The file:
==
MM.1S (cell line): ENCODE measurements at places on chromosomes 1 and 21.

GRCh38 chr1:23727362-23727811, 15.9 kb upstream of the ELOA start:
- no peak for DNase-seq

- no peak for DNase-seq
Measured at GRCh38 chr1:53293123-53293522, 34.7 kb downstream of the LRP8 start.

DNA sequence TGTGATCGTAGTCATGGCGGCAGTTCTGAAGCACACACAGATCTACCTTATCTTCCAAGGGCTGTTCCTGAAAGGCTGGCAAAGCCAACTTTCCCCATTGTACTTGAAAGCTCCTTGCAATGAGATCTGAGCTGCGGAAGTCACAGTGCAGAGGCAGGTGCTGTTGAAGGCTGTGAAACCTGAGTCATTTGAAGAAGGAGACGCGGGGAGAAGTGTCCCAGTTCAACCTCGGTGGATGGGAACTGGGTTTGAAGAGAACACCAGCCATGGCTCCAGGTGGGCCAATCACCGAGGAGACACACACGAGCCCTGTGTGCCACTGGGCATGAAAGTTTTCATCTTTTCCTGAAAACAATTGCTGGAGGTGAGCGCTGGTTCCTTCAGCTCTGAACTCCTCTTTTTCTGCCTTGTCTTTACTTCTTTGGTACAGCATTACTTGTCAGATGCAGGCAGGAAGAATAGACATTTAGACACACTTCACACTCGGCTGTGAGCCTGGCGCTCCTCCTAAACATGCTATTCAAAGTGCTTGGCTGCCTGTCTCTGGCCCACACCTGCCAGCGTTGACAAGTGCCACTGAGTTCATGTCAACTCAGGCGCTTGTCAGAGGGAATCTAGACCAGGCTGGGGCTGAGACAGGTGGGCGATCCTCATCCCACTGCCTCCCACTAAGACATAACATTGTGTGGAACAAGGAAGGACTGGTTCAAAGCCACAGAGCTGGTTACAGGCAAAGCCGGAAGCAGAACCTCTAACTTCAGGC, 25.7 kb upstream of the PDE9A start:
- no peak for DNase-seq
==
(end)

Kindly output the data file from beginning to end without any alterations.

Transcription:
MM.1S (cell line): ENCODE measurements at places on chromosomes 1 and 21.

GRCh38 chr1:23727362-23727811, 15.9 kb upstream of the ELOA start:
- no peak for DNase-seq

- no peak for DNase-seq
Measured at GRCh38 chr1:53293123-53293522, 34.7 kb downstream of the LRP8 start.

DNA sequence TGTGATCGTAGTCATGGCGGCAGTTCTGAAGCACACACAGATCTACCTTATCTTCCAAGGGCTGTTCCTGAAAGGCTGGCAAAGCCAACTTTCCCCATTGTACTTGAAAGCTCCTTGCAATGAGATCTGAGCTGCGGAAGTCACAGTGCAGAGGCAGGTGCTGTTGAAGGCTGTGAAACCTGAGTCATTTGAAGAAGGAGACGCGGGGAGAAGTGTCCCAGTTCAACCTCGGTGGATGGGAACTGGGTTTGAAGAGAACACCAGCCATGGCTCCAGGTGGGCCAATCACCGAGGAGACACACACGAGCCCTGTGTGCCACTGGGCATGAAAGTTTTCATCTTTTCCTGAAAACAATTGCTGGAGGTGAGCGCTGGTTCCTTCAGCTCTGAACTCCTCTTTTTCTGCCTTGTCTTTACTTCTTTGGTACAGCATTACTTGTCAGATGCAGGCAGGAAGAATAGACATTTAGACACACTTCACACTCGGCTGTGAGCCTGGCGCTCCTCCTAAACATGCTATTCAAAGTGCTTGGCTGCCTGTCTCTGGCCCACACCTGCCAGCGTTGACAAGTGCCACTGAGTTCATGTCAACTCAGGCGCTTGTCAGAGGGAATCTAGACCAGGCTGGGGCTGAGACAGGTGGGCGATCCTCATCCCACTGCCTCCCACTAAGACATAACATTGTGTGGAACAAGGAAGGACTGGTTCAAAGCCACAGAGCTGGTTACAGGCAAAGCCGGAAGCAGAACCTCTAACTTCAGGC, 25.7 kb upstream of the PDE9A start:
- no peak for DNase-seq